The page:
use warnings;

open(INFILE, "Bld_Org2_S3.txt") or die "could not open Bld_Org2_S3.txt: $!";
open(OUTFILE,">","sortedlist.txt") or die "could not write sortedlist.txt: $!";

my %hash;
while (<INFILE>) { 
    chomp; 
    my ($key, $val) = split /\t/;
# I'm not sure what you were trying to do with this line - it effectively does nothing
#   $hash{$key} .= exists $hash{$key} ? "$val" : $val;
    # create the hash in reverse order to make it simpler
    $hash{$val} = $key;
}
close(INFILE);

foreach $val (sort keys %hash) {
    print OUTFILE "$hash{$val}\t$val\n";
}
close(OUTFILE);

Open in new window

0
 
LVL 26

Expert Comment

by:wilcoxon
ID: 34198870
Hmm.  Two important questions I forgot to ask:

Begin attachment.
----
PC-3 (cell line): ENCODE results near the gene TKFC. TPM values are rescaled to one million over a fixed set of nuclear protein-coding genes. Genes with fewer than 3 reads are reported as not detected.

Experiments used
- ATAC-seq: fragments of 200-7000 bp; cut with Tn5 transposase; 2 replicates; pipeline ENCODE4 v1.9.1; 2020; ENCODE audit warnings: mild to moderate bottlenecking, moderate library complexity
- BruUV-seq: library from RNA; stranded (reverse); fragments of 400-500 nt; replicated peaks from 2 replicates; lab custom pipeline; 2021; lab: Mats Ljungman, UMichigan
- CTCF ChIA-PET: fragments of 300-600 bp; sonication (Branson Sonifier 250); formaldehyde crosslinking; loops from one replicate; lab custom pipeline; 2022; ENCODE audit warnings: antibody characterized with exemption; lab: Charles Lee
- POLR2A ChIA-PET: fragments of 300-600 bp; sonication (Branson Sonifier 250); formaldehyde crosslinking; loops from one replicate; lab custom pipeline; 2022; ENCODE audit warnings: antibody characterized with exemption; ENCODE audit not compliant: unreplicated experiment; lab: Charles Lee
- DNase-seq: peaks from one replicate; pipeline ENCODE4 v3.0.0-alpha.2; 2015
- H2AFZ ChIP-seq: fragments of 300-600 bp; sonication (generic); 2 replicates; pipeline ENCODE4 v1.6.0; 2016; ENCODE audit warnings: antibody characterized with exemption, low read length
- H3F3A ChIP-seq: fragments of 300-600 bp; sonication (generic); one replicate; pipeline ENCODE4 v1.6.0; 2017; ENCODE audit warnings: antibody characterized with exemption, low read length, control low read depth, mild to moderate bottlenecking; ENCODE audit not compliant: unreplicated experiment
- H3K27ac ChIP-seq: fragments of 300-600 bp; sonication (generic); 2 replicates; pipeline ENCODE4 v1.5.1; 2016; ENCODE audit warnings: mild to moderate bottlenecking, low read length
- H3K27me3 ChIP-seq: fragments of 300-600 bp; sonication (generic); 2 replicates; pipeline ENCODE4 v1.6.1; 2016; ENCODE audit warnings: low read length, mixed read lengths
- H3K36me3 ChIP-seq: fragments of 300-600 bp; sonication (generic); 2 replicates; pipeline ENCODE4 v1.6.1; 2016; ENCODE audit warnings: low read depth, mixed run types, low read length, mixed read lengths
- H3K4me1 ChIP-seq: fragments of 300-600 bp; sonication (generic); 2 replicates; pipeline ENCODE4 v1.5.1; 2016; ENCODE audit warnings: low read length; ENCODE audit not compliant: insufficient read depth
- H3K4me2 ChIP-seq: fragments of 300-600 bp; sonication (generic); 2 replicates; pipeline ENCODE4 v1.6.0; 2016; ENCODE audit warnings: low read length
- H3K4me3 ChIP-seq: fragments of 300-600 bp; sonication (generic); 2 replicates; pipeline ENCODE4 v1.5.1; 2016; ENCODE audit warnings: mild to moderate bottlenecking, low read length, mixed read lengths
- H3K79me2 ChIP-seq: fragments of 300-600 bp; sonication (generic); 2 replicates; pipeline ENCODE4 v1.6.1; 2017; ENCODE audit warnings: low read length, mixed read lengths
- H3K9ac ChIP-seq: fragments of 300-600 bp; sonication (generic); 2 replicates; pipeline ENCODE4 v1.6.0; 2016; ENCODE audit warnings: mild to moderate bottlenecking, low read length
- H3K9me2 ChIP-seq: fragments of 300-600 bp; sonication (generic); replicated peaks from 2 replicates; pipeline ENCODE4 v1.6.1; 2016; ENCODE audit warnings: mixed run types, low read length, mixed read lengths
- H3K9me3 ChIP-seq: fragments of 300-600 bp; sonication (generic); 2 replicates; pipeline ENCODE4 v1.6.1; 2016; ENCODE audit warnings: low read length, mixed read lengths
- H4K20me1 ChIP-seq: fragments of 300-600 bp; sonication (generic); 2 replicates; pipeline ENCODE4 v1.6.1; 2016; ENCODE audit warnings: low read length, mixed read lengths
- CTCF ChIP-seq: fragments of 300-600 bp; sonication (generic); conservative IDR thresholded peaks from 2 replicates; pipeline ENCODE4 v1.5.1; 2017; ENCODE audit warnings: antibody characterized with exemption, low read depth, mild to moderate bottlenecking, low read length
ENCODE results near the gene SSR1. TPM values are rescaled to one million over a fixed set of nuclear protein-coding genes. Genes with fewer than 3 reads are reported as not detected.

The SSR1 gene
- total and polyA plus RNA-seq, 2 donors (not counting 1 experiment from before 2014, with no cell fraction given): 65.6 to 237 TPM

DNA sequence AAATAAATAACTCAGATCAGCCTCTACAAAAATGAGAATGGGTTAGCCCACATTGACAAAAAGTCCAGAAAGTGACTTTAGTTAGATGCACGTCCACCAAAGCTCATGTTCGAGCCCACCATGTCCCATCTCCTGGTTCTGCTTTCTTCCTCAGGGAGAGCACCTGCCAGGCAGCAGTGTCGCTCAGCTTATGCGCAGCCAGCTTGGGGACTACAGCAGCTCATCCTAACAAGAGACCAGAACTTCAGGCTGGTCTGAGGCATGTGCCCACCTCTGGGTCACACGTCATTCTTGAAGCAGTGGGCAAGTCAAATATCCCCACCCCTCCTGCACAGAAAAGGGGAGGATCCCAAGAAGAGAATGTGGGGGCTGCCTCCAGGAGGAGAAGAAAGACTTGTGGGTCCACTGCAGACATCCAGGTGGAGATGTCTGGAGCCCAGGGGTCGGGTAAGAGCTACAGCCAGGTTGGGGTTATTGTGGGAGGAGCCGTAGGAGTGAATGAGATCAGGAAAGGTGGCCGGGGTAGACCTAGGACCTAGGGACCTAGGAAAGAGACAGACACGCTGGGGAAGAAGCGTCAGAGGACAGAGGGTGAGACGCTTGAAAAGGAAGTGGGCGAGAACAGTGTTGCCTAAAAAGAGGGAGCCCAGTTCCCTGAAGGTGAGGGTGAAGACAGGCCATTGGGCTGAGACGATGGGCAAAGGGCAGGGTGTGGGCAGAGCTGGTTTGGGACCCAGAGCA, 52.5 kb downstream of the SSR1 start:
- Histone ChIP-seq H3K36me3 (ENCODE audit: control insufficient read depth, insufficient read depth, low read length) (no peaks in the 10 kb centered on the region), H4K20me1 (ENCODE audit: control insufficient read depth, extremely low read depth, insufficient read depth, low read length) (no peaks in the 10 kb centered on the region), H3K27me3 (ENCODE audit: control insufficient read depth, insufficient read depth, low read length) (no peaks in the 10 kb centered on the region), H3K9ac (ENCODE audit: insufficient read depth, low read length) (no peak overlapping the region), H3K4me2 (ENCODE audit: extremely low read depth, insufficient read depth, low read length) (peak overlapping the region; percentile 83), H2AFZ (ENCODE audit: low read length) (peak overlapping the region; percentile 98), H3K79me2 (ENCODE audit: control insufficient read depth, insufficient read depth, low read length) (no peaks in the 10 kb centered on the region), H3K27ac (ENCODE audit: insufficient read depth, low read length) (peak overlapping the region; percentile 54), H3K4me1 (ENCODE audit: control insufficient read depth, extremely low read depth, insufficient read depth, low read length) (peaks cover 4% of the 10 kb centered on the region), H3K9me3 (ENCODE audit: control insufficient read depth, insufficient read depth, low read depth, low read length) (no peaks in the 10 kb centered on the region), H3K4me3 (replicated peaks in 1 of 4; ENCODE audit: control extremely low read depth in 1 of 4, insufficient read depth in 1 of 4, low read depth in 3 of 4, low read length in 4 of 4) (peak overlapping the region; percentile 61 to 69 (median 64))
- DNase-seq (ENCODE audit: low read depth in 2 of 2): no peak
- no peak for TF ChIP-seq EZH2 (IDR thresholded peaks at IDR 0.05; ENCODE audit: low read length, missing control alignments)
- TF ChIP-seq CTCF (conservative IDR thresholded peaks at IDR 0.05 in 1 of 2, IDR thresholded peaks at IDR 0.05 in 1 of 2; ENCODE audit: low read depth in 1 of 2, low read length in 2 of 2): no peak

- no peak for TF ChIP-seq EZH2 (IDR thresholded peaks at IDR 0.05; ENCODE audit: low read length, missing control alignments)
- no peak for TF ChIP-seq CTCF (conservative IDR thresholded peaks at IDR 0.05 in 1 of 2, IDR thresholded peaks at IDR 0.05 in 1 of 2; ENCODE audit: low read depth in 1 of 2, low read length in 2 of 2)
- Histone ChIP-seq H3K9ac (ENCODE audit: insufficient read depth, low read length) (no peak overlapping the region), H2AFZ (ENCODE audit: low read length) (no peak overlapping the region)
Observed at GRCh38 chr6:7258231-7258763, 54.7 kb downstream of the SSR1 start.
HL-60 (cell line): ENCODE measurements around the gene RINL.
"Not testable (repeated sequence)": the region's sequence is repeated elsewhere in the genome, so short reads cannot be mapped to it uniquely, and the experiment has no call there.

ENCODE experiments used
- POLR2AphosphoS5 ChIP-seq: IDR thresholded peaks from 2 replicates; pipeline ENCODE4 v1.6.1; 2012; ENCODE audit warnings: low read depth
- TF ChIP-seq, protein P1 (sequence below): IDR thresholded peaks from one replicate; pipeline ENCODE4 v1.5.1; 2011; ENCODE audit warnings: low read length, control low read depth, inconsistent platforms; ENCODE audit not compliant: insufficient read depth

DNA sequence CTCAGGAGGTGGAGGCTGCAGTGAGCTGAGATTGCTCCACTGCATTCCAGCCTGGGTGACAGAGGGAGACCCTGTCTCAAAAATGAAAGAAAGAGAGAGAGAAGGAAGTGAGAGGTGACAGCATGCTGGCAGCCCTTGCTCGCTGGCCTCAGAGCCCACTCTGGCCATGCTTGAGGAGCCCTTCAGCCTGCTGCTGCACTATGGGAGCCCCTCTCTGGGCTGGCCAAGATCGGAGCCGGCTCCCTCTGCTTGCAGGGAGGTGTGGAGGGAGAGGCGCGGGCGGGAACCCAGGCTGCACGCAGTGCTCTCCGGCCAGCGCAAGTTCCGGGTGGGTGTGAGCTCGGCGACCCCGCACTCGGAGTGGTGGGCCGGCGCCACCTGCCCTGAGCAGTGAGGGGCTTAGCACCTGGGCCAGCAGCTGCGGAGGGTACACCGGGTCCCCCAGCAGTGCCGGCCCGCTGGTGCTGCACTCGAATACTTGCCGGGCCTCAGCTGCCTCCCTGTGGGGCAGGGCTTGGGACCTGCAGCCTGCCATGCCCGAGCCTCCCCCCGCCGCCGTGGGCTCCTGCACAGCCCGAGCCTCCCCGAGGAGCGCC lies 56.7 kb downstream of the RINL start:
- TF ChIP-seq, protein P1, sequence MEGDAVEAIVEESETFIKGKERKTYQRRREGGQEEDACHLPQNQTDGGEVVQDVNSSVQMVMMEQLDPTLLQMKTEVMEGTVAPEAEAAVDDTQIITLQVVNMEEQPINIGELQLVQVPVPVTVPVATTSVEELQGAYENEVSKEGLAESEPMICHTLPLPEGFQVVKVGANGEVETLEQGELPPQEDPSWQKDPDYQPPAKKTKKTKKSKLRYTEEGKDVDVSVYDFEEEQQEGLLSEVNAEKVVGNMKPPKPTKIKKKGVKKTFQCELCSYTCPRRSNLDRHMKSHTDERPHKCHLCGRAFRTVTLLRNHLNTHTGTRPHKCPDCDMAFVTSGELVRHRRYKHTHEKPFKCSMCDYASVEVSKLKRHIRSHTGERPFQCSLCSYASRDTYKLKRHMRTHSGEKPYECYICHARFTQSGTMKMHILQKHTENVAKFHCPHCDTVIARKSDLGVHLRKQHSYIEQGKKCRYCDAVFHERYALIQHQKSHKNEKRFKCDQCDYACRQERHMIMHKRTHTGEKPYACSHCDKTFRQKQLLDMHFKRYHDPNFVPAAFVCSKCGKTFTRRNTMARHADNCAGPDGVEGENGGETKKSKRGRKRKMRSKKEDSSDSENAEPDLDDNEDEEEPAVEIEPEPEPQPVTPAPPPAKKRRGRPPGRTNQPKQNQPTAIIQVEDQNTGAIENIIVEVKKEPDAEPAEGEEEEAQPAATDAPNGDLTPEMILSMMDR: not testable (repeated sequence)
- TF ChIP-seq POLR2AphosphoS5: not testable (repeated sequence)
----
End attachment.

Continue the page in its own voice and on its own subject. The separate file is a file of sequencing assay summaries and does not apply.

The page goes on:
1) Are the values in column 1 unique?
2) Are the values in column 2 unique?

If the answer to #2 is no, then my above code will lose some data.
0
 
LVL 16

Accepted Solution

by:
jmatix earned 300 total points
ID: 34198996
If you don't care about using the hash this one line would do it:

perl -e '@l = <>; print sort{(split(/\t+/, $a))[1] cmp (split(/\t+/, $b))[1]} @l' data.txt >output.txt

If you are on windows:

perl -e "@l = <>; print sort{(split(/\t+/, $a))[1] cmp (split(/\t+/, $b))[1]} @l" data.txt >output.txt
0
 

Author Comment

by:dlnewman70
ID: 34199555
Values in column 1 are not unique. I ran the code above and it removed a lot of lines. I assume this is the reason. I also had to rem out the USE STRICT; line. Other than that I think we are on the right path. If I can figure out the unique issue.

It is possible that column 1 and column 2 are not unique, but together the combination of them will yield unique results. Hopefully that makes sense.